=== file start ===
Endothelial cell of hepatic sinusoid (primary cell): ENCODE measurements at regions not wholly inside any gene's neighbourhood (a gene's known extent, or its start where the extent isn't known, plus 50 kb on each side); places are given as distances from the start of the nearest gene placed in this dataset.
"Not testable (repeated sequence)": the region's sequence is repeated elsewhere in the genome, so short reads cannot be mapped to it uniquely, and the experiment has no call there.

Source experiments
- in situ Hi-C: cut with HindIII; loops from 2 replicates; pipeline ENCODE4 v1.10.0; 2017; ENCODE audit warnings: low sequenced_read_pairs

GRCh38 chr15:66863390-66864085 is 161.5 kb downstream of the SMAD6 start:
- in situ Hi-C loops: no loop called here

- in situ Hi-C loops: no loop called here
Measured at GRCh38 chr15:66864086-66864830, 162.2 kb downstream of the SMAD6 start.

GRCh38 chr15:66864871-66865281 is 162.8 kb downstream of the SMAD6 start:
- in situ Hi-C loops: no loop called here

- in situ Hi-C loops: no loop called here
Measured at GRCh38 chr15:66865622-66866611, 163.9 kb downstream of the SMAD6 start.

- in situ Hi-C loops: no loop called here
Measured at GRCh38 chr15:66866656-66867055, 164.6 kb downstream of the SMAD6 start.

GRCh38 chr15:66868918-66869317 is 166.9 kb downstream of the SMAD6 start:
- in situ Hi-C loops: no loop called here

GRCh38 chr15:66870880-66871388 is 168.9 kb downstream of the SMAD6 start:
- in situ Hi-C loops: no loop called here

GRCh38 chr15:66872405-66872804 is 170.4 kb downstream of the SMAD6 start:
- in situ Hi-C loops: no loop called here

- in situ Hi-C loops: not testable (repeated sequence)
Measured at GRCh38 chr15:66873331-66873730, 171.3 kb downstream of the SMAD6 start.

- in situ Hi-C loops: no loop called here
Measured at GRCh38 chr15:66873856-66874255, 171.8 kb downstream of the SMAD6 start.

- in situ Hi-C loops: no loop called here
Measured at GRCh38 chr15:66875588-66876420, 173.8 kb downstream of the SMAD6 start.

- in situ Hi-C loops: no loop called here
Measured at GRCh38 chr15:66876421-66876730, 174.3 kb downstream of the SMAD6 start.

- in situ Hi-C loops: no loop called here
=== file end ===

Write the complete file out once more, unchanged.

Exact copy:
Endothelial cell of hepatic sinusoid (primary cell): ENCODE measurements at regions not wholly inside any gene's neighbourhood (a gene's known extent, or its start where the extent isn't known, plus 50 kb on each side); places are given as distances from the start of the nearest gene placed in this dataset.
"Not testable (repeated sequence)": the region's sequence is repeated elsewhere in the genome, so short reads cannot be mapped to it uniquely, and the experiment has no call there.

Source experiments
- in situ Hi-C: cut with HindIII; loops from 2 replicates; pipeline ENCODE4 v1.10.0; 2017; ENCODE audit warnings: low sequenced_read_pairs

GRCh38 chr15:66863390-66864085 is 161.5 kb downstream of the SMAD6 start:
- in situ Hi-C loops: no loop called here

- in situ Hi-C loops: no loop called here
Measured at GRCh38 chr15:66864086-66864830, 162.2 kb downstream of the SMAD6 start.

GRCh38 chr15:66864871-66865281 is 162.8 kb downstream of the SMAD6 start:
- in situ Hi-C loops: no loop called here

- in situ Hi-C loops: no loop called here
Measured at GRCh38 chr15:66865622-66866611, 163.9 kb downstream of the SMAD6 start.

- in situ Hi-C loops: no loop called here
Measured at GRCh38 chr15:66866656-66867055, 164.6 kb downstream of the SMAD6 start.

GRCh38 chr15:66868918-66869317 is 166.9 kb downstream of the SMAD6 start:
- in situ Hi-C loops: no loop called here

GRCh38 chr15:66870880-66871388 is 168.9 kb downstream of the SMAD6 start:
- in situ Hi-C loops: no loop called here

GRCh38 chr15:66872405-66872804 is 170.4 kb downstream of the SMAD6 start:
- in situ Hi-C loops: no loop called here

- in situ Hi-C loops: not testable (repeated sequence)
Measured at GRCh38 chr15:66873331-66873730, 171.3 kb downstream of the SMAD6 start.

- in situ Hi-C loops: no loop called here
Measured at GRCh38 chr15:66873856-66874255, 171.8 kb downstream of the SMAD6 start.

- in situ Hi-C loops: no loop called here
Measured at GRCh38 chr15:66875588-66876420, 173.8 kb downstream of the SMAD6 start.

- in situ Hi-C loops: no loop called here
Measured at GRCh38 chr15:66876421-66876730, 174.3 kb downstream of the SMAD6 start.

- in situ Hi-C loops: no loop called here